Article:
Thank you so much for sharing so much of yourself, too.
Death is the most neglected part of life, IMO.
You are an inspiration Kate. Thank you so much for sharing this and for being so open about your experiences, hopes and fears. Huge respect for you and for your husband, Chris.
None of my words would ever make things better, but know that you are an inspiration to many, and certainly your words, on Twitter and the hellomynameis campaign have inspired me and my own personal nursing practice.
And I hope that your legacy is that dying patient and their families talk about death, that it becomes something we are not scared to discuss and plan for and hopefully improve end of life care through out the UK.
Guest post: "I want to die at home, surrounded by people who love me"
For Dr Kate Granger, preparing for a ‘good’ death has allowed her to accept her diagnosis of incurable cancer
Posted on: Mon 09-May-16 16:00:26
(17 comments )
Facing death is not something anybody ever wants to contemplate. But that is exactly what I've had to do for the past five years. At the age of 29 I had the perfect life. Happily married, successful career, great network of friends and family, beautiful home and in the early stages of planning to conceive our first child. My life was all I'd ever dreamed it would be. But all that was shattered into minuscule pieces when the cancer sledge hammer hit us, and we discovered my incurable diagnosis; a diagnosis that came completely out of the blue and destroyed our lives as we knew them.
As a doctor specialising in the care of older people I had some familiarity with dying. I'd sat and held the hands of patients as they drew their final breaths. I'd comforted families through difficult conversations around end of life care for their loved ones and their eventual bereavement. But now it was my own mortality that had come into a sharp, unavoidable reality.
The cancer was very aggressive and advanced; my kidneys had failed; I was in intractable pain. There really was no hope of cure no matter how optimistic your view. As a clinician I didn't know any way to get through something so life changing, other than addressing it head on. Within days of discovering I had bone and liver metastases, I had made the decision that I did not want to undergo cardiopulmonary resuscitation. I wrote my Bucket List. I made a will. I started work on a memory box for Chris. I specified my end of life care preferences in writing. Attending to these practical considerations gave me a peace of mind that allowed us to accept what was happening, and then move on with living in the present with a degree of calmness.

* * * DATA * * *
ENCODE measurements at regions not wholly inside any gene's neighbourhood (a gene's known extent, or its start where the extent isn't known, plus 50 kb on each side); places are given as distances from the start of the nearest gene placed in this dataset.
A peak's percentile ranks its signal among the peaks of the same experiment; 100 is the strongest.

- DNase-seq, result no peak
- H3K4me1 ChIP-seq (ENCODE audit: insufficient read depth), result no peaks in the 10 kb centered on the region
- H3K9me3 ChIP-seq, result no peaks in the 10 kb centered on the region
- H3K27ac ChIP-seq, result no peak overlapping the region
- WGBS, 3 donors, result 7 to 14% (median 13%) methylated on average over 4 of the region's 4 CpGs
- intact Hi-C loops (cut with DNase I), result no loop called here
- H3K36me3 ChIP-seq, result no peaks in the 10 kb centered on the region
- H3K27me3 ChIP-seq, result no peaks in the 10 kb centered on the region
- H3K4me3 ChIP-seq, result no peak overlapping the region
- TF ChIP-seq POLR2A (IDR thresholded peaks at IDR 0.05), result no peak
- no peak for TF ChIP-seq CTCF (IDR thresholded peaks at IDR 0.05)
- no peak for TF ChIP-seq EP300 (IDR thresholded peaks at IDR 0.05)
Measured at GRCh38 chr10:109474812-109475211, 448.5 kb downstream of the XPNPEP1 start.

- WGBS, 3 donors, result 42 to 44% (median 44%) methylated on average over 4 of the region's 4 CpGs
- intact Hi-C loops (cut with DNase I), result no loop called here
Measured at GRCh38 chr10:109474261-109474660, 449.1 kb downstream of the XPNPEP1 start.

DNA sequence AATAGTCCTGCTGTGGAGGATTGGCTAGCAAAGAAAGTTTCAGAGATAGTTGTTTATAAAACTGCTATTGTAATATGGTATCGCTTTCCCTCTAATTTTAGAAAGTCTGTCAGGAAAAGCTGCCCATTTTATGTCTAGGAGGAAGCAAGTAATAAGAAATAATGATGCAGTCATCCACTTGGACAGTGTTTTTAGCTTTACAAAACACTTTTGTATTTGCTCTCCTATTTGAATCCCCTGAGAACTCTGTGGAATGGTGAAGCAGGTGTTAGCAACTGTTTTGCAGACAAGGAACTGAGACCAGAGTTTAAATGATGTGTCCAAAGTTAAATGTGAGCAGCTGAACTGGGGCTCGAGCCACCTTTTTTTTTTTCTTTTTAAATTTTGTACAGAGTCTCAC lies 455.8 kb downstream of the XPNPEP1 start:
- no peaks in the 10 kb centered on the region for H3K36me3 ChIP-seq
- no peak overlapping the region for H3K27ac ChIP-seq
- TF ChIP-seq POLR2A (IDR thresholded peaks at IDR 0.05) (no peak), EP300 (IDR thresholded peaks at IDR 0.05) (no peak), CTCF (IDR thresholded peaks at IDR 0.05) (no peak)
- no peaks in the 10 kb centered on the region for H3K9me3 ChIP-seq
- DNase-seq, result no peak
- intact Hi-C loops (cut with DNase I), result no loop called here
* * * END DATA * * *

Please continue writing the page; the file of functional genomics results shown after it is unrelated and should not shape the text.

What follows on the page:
Thoughts about death often creep into my consciousness. I wonder about what it will feel like, what symptoms I might experience and I reflect frequently on my personal vision of a peaceful, 'good' death.
My initial response to palliative chemotherapy was amazingly good. The cancer shrank down into smaller dormant tumours within my body and we were allowed to get on with living our lives. However, the death gremlin has constantly sat on our shoulders ever since, waiting at any moment to pounce. Both Chris and me have understandably been through the 'why us?' questions and the 'it's not fair' emotions. But those feelings do not dominate our thinking. We take a realist view and try to eke every last bit of life out of each day. We are where we are, and it is what it is.
Thoughts about death often creep into my consciousness though. I wonder about what it will feel like, what symptoms I might experience and I reflect frequently on my personal vision of a peaceful, 'good' death. I've picked out my favourite music, particular candles with soothing scents and the books I'd like my Mum to read to me. I desperately want to die at home, surrounded by the people who love me. These preparations are designed to create an environment with comforting childhood memories, making me feel as safe as I can despite the horrendous circumstances.
However given my professional experience I know only too well that I may not achieve my serene death ambitions. I know that my symptoms may become uncontrollable at home, especially if I develop a bowel obstruction. I fear being bundled into an ambulance and carted off to hospital. I fear my eventual loss of independence. I fear not being strong enough to see it through to the end.
I have been extremely publicly transparent about my health problems by writing books and using social media. Looking back I think this is thanks to my inner teacher; I want to share my experiences to improve care for other patients. I felt so useless and lacking in purpose at the beginning of my illness. Getting my laptop out to write the whole sorry saga down seemed a natural response. I needed to process what I was going through and I wanted to emphasise how healthcare professionals’ behaviour impacts the people they look after. This project has now gone one step further, and I plan to share the end of my life on Twitter using the hashtag #deathbedlive. Unexpectedly I now have a huge social media following, and I hope one of my final legacies will be to promote a national conversation in society around death and dying by using this powerful voice.
I'm one of the lucky ones. I genuinely believe that. I have the support of an amazing husband, who has been there for me every single step of the way. He has made our lives truly incredible and I never know what the next lovely surprise might be. We are able to live comfortably in our own skins, with the lurking existence of the death gremlin, because we are honest and open with each other. Talking about death is never going to be an easy task, but Chris knows my wishes and I am absolutely sure that he will protect them right up until the end.
9-15 May is Dying Matters Awareness Week – for more information, visit their website.
By Dr Kate Granger